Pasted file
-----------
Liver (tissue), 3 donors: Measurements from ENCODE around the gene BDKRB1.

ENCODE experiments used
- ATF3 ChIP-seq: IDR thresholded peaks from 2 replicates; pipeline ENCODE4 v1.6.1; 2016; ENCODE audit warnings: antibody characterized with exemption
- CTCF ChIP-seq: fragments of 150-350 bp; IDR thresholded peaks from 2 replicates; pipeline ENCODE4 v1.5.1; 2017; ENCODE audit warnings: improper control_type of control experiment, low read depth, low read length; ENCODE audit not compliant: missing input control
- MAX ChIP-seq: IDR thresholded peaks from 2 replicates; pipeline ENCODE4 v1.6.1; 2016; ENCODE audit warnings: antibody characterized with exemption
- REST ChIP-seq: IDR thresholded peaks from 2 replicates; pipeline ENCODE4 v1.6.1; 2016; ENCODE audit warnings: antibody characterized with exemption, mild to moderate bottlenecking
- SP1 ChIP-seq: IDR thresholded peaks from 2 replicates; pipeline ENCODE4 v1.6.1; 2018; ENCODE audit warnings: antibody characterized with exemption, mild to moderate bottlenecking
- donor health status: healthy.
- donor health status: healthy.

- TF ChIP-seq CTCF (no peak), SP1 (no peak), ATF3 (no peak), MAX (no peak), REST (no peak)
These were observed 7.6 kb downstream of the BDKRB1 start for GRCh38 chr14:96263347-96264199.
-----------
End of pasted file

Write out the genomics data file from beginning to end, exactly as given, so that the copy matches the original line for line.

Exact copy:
Liver (tissue), 3 donors: Measurements from ENCODE around the gene BDKRB1.

ENCODE experiments used
- ATF3 ChIP-seq: IDR thresholded peaks from 2 replicates; pipeline ENCODE4 v1.6.1; 2016; ENCODE audit warnings: antibody characterized with exemption
- CTCF ChIP-seq: fragments of 150-350 bp; IDR thresholded peaks from 2 replicates; pipeline ENCODE4 v1.5.1; 2017; ENCODE audit warnings: improper control_type of control experiment, low read depth, low read length; ENCODE audit not compliant: missing input control
- MAX ChIP-seq: IDR thresholded peaks from 2 replicates; pipeline ENCODE4 v1.6.1; 2016; ENCODE audit warnings: antibody characterized with exemption
- REST ChIP-seq: IDR thresholded peaks from 2 replicates; pipeline ENCODE4 v1.6.1; 2016; ENCODE audit warnings: antibody characterized with exemption, mild to moderate bottlenecking
- SP1 ChIP-seq: IDR thresholded peaks from 2 replicates; pipeline ENCODE4 v1.6.1; 2018; ENCODE audit warnings: antibody characterized with exemption, mild to moderate bottlenecking
- donor health status: healthy.
- donor health status: healthy.

- TF ChIP-seq CTCF (no peak), SP1 (no peak), ATF3 (no peak), MAX (no peak), REST (no peak)
These were observed 7.6 kb downstream of the BDKRB1 start for GRCh38 chr14:96263347-96264199.